There are always pros and cons to vacation add-ons like PhotoPass, like the fact that the photos expire after a while. Hence, you have to download them within a certain time limit (per Undercover Tourist). But when you're visiting Disney World by yourself, the hassle of remembering to purchase the PhotoPass within a month of going home seems like a fair trade-off. PhotoPass cast members are usually found in the most iconic areas of each park where you'd be taking pictures anyway. You may have to wait for a minute behind a few other folks, though the lines aren't usually very long, especially compared to some of the theme park rides.

Make new friends

Anytime you take a chance on a solo travel opportunity, you also take a chance on opening up your social circle. Part of the joy in traveling on your own is making new, like-minded friends along the way. Thanks to the internet and social media, it's never been easier for solo Mousekateers to link up ahead of a big Disney adventure or stay in touch long after Cinderella's Castle is in the rearview.

If the idea of meeting people online isn't your thing, Theme Park Hipster suggests spending time in one of the theme park or resort area bars or in a ride line. Both locales are where folks are more likely to engage in conversation with you. You can talk about your theme park plans and maybe have some new pals to hang out with.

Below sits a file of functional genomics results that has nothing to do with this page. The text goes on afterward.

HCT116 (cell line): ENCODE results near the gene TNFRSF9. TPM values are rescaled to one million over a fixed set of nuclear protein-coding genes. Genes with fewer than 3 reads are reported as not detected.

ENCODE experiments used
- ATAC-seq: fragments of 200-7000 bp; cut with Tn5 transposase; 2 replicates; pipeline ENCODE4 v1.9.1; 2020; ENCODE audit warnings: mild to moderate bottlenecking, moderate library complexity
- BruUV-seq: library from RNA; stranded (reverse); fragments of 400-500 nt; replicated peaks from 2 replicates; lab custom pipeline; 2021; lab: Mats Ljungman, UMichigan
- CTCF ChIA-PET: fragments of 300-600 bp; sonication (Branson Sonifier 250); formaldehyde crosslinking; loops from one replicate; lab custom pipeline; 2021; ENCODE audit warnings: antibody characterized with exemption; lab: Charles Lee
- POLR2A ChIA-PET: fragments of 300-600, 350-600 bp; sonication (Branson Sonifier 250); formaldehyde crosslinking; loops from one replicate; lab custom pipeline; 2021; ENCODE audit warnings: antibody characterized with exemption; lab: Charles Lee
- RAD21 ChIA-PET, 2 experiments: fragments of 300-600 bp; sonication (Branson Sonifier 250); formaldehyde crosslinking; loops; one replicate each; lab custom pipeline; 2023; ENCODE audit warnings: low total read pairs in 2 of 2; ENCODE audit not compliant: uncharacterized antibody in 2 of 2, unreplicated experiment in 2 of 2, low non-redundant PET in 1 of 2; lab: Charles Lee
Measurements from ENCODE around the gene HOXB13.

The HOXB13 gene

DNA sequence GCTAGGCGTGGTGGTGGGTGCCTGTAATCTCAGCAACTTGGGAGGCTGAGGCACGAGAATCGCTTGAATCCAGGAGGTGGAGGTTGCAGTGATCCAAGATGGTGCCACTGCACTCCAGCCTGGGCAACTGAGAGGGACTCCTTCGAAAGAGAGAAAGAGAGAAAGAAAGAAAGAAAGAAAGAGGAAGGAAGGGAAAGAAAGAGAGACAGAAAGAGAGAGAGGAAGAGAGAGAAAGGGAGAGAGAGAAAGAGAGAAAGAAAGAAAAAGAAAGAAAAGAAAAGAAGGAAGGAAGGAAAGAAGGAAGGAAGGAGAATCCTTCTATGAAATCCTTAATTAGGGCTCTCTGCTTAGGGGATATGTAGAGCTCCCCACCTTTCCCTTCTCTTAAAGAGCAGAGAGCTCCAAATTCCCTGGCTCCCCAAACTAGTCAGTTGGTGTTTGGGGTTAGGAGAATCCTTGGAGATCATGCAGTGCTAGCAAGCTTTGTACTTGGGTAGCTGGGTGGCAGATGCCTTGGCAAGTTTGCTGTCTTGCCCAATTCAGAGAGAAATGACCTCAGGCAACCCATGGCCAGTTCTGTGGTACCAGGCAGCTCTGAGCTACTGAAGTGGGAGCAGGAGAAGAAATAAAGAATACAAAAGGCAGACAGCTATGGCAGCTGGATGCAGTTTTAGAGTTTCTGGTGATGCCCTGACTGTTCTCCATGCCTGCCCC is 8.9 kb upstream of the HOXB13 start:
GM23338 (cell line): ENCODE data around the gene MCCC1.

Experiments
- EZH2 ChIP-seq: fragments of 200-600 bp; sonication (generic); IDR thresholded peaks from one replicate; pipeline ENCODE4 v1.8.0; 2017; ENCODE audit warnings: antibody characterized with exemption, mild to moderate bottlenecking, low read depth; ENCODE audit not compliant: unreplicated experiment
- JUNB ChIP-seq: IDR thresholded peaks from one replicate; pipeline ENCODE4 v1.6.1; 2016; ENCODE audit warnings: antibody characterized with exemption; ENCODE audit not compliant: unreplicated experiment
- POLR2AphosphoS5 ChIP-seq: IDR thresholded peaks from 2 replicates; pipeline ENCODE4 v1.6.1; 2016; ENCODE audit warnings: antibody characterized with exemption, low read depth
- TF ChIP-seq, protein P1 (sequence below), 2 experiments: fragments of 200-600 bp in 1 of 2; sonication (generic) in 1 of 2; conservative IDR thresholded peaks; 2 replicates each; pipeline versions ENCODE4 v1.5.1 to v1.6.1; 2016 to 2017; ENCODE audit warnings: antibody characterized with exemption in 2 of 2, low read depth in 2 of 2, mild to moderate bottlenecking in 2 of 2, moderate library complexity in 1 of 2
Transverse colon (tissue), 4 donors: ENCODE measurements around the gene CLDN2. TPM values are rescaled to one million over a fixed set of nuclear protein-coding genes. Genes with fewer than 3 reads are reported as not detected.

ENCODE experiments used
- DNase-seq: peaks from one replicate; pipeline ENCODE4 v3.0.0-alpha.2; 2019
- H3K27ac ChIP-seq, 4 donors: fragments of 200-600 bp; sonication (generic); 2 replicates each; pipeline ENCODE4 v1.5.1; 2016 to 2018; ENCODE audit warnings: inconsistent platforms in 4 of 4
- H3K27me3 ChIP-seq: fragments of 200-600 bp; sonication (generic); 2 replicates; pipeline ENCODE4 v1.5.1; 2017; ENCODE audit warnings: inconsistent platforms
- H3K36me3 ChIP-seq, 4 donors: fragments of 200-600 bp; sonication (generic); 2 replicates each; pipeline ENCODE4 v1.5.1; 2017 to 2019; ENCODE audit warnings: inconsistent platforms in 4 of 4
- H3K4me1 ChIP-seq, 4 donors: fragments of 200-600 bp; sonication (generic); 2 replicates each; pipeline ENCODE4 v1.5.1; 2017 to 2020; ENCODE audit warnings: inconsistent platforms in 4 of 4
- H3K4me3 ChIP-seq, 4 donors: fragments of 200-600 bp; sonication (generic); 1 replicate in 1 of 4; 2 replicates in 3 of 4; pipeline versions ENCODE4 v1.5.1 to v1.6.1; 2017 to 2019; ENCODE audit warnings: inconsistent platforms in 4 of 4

Because guests so frequently wear ears or character hats, participate in Disney bounding or put a lot of thought into their park outfits, there's usually something obvious to start a conversation about. The number of times we've met strangers because we like each other's backpacks or ears might astound you.

Splurge on unique experiences

Have you always wanted to do the Wild Africa Trek rope bridge adventure over the savannah in Animal Kingdom but have a partner who is afraid of heights? What about taking part in one of the many classes offered across the resort property or DiveQuest at EPCOT? Using your solo trip to splurge on one of these Enchanting Extras is a fabulous way to make your trip just a tad more magical. Take some time to knock a few of those Disney must-dos off of your bucket list.

Some fan-favorite Enchanting Extras are the tours offered throughout Disney World. Keys to the Kingdom, for example, lets guests see some behind-the-scenes areas at Magic Kingdom and the opportunity to learn more about the parks simultaneously (via Theme Park Tourist). The less budget-friendly alternative (though quite exciting) is partaking in a V.I.P. tour. On a Disney V.I.P. tour, you get your own personal guide, skip the lines at even the most popular rides and receive the best care only Disney can provide. When you're visiting Disney World solo you don't have to compromise with anyone else about adding extra special amenities to your vacation, so why not treat yourself?

Do everything you want to do